John King

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NEVER DEFRAGMENT AN SSD ... under absolutely no condition should an SSD be defragmented because it will cut down the lifespan of the SSD significantly and it is a pointless exercise. The reason defragging existed for hard drives was that the closer together (in lumps) information is on a hard drive the quicker the access time it will be to read the information. But SSD has nearly instantaneous access time from the nature of working with a workup table of where the information is and the speed of not using a mechanical head and spinning disk but a voltage regulator to read information.

Defragmentation on an SSD will move data, meaning read and write, and will cut down on the life span of how much voltage one bit can hold over a period of time before it degrades to instability .
Depends on the SSD ...
 

L0n3Gr3yW0lf

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Depends on the SSD ...
Not really because all SSDs are built on the same underlying technology, usage is the main cause of degradation in SSDs, and defragging is a pointless exercise.

Manufactuere of SSDs statement:
https://www.crucial.com/articles/ab... answer is short and,trouble or harm your SSD.
One of many articles on this subject:
https://www.pcworld.com/article/204...e-truth-about-defragging-your-ssd.html?page=2
 

John King

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Not really because all SSDs are built on the same underlying technology, usage is the main cause of degradation in SSDs, and defragging is a pointless exercise.

Manufactuere of SSDs statement:
https://www.crucial.com/articles/about-ssd/should-you-defrag-an-ssd#:~:text=The answer is short and,trouble or harm your SSD.
One of many articles on this subject:
https://www.pcworld.com/article/204...e-truth-about-defragging-your-ssd.html?page=2
In order to get the VM file in one, contiguous area, the disk must be defragmented prior to initial creation of the VM file.

A decent SSD with wear levelling f/w and proper allocation of 'spare sectors' will generally survive about 2+ Petabytes of write cycles, so one or two defrags will not have a significant effect on its lifespan.

Of course, there are SSDs and SSDs ...
 

ac12

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Messages
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SF Bay Area, California, USA
HUGE improvement

On PC1, 2-core to 4-core, +SSD
Old setup: The major updates 20H2 and 21H1, took overnight to run.
New: The two updates from 1909 to 20H2 to 21H1, each ran in what felt like minutes. Well less than 30 minutes, including the restart.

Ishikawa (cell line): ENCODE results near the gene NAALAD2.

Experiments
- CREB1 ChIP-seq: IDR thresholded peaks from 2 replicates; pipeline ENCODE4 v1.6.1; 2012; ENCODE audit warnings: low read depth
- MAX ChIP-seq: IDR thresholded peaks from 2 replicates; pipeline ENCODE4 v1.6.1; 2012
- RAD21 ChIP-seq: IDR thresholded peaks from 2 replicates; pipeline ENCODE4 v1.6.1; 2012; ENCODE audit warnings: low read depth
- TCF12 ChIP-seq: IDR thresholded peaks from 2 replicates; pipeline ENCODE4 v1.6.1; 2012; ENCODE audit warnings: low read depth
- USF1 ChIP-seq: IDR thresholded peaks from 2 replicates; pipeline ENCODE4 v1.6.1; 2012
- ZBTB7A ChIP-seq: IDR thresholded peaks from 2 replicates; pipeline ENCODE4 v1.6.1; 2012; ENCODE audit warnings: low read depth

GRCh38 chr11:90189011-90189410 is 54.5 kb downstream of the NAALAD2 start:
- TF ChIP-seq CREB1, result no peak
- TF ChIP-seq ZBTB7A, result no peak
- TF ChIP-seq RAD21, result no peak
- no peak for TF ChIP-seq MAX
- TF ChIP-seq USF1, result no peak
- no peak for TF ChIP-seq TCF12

On PC2. 2-core i3 to 4-core i5, + SSD.
Power ON startup.
With the old setup, I could go make coffee and it would still be running when I got back. This was the most painful part of using the old computer. ANY restart of the computer was painfully slow.​
New: Power ON, startup is a HUGE improvement.​
Weekly updates:
Old: When it ran some of the larger MS weekly updates, it could take the computer out for HOURS. That was REALLY frustrating. How are you supposed to work when the update makes the computer unusable until it finishes? That was/is my beef about auto updates, and why I always turn them OFF. This was my scenario at prior companies:​
I come into the office for an early meeting, plug the laptop in, turn it on, and it starts to update. The laptop is unusable until the update completes. I tell the boss, that my computer is running an automatic update, and I can't do anything on my computer until the dang update finishes. He is MAD, but neither of us can do anything.​
I argued with IT when they implemented automatic PUSHING updates to the computer. Because that was sometime the cause of the above problem. Pushing updates only works for computers that are left on the network and left on, so the update happens at night, NOT for laptops that are taken home.​
New: When I ran the post 21H1 install update, it ran MUCH faster, maybe less than 15 minutes (I did not time it). So I am not dreading the large weekly Windows updates anymore.​
Wife's task is to bring home the software file from the office, with the CDs and keys, so I can reinstall the software.​
Once my wife uses it, I may end up swapping this computer with the one at her office, and doing the same CPU+SSD upgrade to that one.​

PC2 seems to be working fine.
Half of the SW has been installed.
Turns out that some of the computer files and notes were "lost" in the office move :( So my wife has to contact the vendors to get the sw and keys again. And as we get the SW and keys I've been installing them.

The video of my wife's computer at work is flaking out, so this computer may be going in to replace it soon.
Then I get to play with the flaky one, to see what the problem really is. And probably upgrade it.